In the area of mass spectrometry, the Stanford University Mass Spectroscopy (SUMS ) facility is located in the Mudd Chemistry Building. This facility is a Bio-X core facility and is also partially supported as the Proteomics Shared Resource of the Stanford Cancer Center. Beyond making available state-of-the-art, user-friendly facilities and services, the laboratory enables education, methods development, and new applications development, designed to meet the rapidly evolving needs of researchers. Due to the essential information that mass spectrometry provides to researchers in the fields of the physical and life sciences, medicine, and engineering, the laboratory serves as an" intellectual watering hole" at the crossroads of diverse disciplines. At this time, the facility has in operation three GC-MS and eight LC-MS systems -- one single quad, two ion traps, three triple quads, one hybrid quadrupole-time of flight, one benchtop Orbitrap and one hybrid LTQ-Orbitrap. Software resources include instrument-specific packages Xcalibur, MassLynx, ChemStation; proteomics software Mascot, Bioworks, Sequest Sorcerer, Scaffold; and other tools Mass Frontier, QuanLynx, OpenLynx, MetaboLynx, ChemDraw.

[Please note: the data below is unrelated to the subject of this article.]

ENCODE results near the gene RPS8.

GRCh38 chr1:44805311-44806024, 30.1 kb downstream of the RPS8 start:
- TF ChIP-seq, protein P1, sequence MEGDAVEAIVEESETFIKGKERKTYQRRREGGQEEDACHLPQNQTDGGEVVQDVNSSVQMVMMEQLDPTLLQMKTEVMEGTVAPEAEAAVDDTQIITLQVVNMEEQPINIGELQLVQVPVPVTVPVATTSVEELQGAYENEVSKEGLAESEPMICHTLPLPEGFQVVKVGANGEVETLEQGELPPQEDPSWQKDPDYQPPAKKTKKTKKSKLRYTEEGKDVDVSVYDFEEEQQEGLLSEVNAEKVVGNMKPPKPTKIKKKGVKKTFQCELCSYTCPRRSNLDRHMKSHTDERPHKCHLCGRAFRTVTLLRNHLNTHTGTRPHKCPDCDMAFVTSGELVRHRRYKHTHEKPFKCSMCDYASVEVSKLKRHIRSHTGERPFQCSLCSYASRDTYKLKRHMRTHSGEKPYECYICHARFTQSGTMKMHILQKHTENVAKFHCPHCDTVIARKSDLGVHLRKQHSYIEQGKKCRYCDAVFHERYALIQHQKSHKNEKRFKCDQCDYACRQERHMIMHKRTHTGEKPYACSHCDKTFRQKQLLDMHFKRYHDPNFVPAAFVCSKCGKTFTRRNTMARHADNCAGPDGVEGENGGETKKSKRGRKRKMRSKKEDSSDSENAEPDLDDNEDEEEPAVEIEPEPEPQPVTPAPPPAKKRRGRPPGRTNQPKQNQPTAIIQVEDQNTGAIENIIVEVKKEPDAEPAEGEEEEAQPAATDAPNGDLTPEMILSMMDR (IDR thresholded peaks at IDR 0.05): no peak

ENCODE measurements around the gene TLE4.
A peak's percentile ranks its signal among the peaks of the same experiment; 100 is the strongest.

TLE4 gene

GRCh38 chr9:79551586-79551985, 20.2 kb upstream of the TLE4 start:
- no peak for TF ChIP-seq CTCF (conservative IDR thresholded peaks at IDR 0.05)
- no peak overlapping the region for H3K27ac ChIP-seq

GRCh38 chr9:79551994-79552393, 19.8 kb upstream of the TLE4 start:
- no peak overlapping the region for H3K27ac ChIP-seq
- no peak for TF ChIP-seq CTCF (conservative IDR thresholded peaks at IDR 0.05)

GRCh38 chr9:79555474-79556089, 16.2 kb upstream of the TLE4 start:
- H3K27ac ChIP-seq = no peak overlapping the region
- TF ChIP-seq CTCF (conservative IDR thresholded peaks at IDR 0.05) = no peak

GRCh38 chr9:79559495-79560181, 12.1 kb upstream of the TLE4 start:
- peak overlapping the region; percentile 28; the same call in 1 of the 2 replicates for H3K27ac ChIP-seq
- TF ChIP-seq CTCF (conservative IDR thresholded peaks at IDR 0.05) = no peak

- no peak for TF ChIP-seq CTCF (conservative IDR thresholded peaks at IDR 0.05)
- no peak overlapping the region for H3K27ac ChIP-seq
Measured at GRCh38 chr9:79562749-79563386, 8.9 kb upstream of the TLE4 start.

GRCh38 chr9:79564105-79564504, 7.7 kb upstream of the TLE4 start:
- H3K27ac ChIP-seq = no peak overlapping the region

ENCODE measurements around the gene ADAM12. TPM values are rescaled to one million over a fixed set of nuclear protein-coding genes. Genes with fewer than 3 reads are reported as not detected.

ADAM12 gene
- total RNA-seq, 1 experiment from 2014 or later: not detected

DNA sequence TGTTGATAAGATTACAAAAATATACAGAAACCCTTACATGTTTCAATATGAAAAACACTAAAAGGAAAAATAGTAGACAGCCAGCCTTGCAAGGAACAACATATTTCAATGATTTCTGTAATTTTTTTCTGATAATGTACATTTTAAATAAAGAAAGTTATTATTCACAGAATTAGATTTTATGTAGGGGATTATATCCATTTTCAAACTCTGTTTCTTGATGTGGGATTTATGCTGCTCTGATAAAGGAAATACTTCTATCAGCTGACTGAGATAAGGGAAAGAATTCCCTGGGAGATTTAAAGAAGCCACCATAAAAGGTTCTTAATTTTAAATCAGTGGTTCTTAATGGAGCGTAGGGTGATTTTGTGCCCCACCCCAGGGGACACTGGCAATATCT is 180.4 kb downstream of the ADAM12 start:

An extremely wide range of state-of-the-art specialized instrumentation is available in individual Chemistry research groups. A brief list includes: femtosecond and picosecond linear and nonlinear spectroscopy, ultra-high resolution laser spectroscopy, ion cyclotron resonance facilities, dynamic light scattering spectroscopy, single-molecule spectroscopy, trapping, and imaging, biological culture facilities, and electrochemical systems.
Other major Chemistry Department facilities include the following: Agilent Cary UV-Vis-NIR spectrophotometer, Bruker FTIR/Raman spectrometer, 2 Jobin-Yvon Fluorolog fluorimeters, two Jasco CDs with 70 kG Oxford magnets for MCD at variable temperature from the UV to NIR, two Spex laser-Raman spectrometers (including Argon-ion and Krypton-ion pumped dye lasers for resonance Raman), atomic absorption spectrometer, superconducting magnetometer with SQUID detection, and Varian E-11 and Bruker EPR spectrometers under computer control with variable temperature and optical dewars. Extensive computing facilities are available as well.